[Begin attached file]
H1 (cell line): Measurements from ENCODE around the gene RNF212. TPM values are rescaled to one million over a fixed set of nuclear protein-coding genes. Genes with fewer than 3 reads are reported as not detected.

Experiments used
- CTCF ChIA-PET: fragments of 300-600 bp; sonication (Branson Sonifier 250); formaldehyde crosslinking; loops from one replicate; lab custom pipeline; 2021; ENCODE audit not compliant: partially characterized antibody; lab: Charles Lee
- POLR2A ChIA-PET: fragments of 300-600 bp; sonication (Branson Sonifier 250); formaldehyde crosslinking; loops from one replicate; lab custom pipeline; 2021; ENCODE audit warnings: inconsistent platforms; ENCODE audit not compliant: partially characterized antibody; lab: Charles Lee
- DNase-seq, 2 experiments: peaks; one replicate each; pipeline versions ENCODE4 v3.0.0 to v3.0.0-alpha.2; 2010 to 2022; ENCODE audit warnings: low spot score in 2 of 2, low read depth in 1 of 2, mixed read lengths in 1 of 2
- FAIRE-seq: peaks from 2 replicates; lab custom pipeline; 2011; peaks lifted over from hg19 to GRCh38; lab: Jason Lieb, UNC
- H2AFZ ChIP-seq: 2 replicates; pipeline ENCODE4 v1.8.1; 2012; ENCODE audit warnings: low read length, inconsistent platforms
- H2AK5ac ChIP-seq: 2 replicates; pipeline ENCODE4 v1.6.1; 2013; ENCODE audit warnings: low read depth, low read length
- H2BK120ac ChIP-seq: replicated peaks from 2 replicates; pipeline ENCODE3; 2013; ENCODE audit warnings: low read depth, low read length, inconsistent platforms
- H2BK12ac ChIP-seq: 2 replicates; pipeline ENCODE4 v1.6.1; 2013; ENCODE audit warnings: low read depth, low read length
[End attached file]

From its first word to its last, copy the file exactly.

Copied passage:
H1 (cell line): Measurements from ENCODE around the gene RNF212. TPM values are rescaled to one million over a fixed set of nuclear protein-coding genes. Genes with fewer than 3 reads are reported as not detected.

Experiments used
- CTCF ChIA-PET: fragments of 300-600 bp; sonication (Branson Sonifier 250); formaldehyde crosslinking; loops from one replicate; lab custom pipeline; 2021; ENCODE audit not compliant: partially characterized antibody; lab: Charles Lee
- POLR2A ChIA-PET: fragments of 300-600 bp; sonication (Branson Sonifier 250); formaldehyde crosslinking; loops from one replicate; lab custom pipeline; 2021; ENCODE audit warnings: inconsistent platforms; ENCODE audit not compliant: partially characterized antibody; lab: Charles Lee
- DNase-seq, 2 experiments: peaks; one replicate each; pipeline versions ENCODE4 v3.0.0 to v3.0.0-alpha.2; 2010 to 2022; ENCODE audit warnings: low spot score in 2 of 2, low read depth in 1 of 2, mixed read lengths in 1 of 2
- FAIRE-seq: peaks from 2 replicates; lab custom pipeline; 2011; peaks lifted over from hg19 to GRCh38; lab: Jason Lieb, UNC
- H2AFZ ChIP-seq: 2 replicates; pipeline ENCODE4 v1.8.1; 2012; ENCODE audit warnings: low read length, inconsistent platforms
- H2AK5ac ChIP-seq: 2 replicates; pipeline ENCODE4 v1.6.1; 2013; ENCODE audit warnings: low read depth, low read length
- H2BK120ac ChIP-seq: replicated peaks from 2 replicates; pipeline ENCODE3; 2013; ENCODE audit warnings: low read depth, low read length, inconsistent platforms
- H2BK12ac ChIP-seq: 2 replicates; pipeline ENCODE4 v1.6.1; 2013; ENCODE audit warnings: low read depth, low read length